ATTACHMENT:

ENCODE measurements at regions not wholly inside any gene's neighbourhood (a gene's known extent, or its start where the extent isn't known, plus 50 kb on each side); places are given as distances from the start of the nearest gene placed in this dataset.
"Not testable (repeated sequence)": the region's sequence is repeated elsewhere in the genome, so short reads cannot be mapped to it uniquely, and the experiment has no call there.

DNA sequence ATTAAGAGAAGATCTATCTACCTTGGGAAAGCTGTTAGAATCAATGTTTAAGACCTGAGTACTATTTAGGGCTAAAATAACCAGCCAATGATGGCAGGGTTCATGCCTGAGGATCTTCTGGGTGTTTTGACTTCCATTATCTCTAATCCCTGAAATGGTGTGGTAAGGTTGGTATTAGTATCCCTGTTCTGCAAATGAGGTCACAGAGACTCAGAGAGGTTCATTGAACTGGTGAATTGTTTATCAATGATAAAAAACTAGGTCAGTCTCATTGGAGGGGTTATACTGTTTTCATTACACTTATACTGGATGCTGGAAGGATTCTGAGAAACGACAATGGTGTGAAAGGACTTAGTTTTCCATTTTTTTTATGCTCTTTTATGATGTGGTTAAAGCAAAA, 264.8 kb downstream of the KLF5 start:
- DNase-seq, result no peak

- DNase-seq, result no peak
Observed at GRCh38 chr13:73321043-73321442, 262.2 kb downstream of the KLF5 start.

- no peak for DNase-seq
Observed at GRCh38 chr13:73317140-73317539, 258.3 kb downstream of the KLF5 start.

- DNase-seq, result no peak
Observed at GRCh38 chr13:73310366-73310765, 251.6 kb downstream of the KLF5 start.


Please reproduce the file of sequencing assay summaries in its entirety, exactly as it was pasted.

ENCODE measurements at regions not wholly inside any gene's neighbourhood (a gene's known extent, or its start where the extent isn't known, plus 50 kb on each side); places are given as distances from the start of the nearest gene placed in this dataset.
"Not testable (repeated sequence)": the region's sequence is repeated elsewhere in the genome, so short reads cannot be mapped to it uniquely, and the experiment has no call there.

DNA sequence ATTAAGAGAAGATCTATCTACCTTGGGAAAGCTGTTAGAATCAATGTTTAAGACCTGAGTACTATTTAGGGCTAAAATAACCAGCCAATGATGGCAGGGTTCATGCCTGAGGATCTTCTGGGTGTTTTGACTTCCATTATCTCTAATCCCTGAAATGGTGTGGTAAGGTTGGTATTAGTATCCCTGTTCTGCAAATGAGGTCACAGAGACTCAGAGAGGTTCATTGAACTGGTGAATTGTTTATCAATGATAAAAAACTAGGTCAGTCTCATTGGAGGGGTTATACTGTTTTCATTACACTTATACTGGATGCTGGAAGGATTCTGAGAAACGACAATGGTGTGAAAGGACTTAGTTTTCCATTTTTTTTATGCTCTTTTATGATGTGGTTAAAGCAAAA, 264.8 kb downstream of the KLF5 start:
- DNase-seq, result no peak

- DNase-seq, result no peak
Observed at GRCh38 chr13:73321043-73321442, 262.2 kb downstream of the KLF5 start.

- no peak for DNase-seq
Observed at GRCh38 chr13:73317140-73317539, 258.3 kb downstream of the KLF5 start.

- DNase-seq, result no peak
Observed at GRCh38 chr13:73310366-73310765, 251.6 kb downstream of the KLF5 start.